Infrastructure a new stimulus plan
Share Now on:
TEXT OF STORY
Bill Radke: Chances are, Congress will meet soon after the election to approve another multibillion-dollar spending package. Democrats say we need it to kickstart the economy. This time, instead of individual tax rebates, much of the stimulus will probably go to infrastructure improvements. Later today, a House committee will consider what types of projects we need the most. Marketplace’s John Dimsdale has the story.
John Dimsdale: States have 3,000 highway and bridge repairs and improvements ready to go. And John Irons at the Economic Policy Institute says that type of government spending is just what the economy needs.
Jack Irons: You know, we know we’re going to have to repair these bridges. If we’re going to spend that money anyway, let’s spend it now, let’s accelerate it, now when we can create good jobs and also meet more fundamental needs that the economy has.
Irons says improved transportation and greener buildings will mean a more competitive and energy-efficient economy.
But the Cato Institute’s Chris Edwards doubts the government will actually create any new jobs.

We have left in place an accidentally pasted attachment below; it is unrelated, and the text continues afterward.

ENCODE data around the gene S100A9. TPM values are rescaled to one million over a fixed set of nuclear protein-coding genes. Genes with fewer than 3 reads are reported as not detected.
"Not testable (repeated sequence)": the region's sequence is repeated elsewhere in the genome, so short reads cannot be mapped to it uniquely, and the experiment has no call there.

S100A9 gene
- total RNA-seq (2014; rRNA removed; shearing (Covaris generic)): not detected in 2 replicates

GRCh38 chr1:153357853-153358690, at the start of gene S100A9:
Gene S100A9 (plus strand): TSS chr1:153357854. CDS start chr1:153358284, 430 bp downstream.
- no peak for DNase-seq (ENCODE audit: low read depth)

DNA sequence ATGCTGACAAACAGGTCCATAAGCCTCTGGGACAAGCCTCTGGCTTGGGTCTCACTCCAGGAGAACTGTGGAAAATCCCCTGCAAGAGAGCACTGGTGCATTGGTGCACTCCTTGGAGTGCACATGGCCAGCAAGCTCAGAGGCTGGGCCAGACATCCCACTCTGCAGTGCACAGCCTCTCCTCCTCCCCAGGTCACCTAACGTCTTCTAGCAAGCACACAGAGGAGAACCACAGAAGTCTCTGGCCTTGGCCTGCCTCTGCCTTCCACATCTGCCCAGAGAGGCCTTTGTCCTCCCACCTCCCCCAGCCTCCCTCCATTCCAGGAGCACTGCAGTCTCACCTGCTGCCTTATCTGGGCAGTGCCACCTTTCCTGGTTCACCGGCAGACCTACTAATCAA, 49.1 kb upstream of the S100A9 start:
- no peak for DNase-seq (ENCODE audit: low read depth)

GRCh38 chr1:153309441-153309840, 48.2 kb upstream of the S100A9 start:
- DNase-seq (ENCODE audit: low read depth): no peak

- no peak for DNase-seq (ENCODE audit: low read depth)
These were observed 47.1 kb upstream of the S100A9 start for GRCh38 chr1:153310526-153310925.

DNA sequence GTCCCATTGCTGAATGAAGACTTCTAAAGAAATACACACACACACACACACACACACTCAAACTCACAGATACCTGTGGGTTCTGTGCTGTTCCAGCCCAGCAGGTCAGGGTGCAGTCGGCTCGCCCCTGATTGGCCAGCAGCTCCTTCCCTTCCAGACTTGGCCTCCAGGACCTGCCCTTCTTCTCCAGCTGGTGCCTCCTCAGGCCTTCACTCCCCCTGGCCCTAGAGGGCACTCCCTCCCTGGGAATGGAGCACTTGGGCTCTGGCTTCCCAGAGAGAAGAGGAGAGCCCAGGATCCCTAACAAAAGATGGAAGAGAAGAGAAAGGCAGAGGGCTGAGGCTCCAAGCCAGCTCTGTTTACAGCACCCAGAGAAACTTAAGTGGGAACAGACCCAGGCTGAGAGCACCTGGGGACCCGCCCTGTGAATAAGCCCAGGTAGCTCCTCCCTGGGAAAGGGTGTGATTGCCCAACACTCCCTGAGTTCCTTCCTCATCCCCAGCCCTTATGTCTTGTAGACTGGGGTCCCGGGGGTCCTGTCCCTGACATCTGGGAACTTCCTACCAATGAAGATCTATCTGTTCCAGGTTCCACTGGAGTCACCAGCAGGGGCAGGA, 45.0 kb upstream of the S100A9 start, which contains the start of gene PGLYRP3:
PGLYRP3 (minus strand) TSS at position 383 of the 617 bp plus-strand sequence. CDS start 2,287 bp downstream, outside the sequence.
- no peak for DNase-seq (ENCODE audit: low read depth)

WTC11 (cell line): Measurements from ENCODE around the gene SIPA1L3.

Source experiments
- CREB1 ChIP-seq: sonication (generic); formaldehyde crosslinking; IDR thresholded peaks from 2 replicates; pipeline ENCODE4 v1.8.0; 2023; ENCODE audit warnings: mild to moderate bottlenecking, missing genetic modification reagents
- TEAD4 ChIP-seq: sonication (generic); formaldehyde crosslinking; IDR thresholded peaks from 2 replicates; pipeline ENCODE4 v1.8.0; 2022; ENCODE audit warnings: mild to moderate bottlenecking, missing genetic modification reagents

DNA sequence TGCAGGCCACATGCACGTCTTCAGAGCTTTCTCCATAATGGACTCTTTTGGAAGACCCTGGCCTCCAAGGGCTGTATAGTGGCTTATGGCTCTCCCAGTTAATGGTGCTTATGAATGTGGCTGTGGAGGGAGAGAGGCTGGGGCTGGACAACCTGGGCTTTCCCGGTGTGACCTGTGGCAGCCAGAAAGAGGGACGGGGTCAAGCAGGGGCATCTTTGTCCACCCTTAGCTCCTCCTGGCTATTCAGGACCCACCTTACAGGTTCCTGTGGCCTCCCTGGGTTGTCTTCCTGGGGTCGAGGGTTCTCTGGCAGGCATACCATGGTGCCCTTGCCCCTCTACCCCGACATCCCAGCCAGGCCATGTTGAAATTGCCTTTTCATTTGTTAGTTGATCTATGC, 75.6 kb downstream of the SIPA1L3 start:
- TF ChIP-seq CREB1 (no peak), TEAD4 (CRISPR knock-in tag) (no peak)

Chris Edwards: If the government taxes or borrows $10 billion new dollars to build bridges and roads, it’s sucking the $10 billion out of the private sector economy somewhere else. You know taxes are going to have to be higher than they otherwise would be.
But the spending will help the construction industry, where unemployment is close to 10 percent. Car repair shops, though, may be less happy to have the government fixing potholes.
In Washington, I’m John Dimsdale for Marketplace.
We’re here to help you navigate this changed world and economy.
Our mission at Marketplace is to raise the economic intelligence of the country. It’s a tough task, but it’s never been more important.
In the past year, we’ve seen record unemployment, stimulus bills, and reddit users influencing the stock market. Marketplace helps you understand it all, will fact-based, approachable, and unbiased reporting.
Generous support from listeners and readers is what powers our nonprofit news—and your donation today will help provide this essential service. For just $5/month, you can sustain independent journalism that keeps you and thousands of others informed.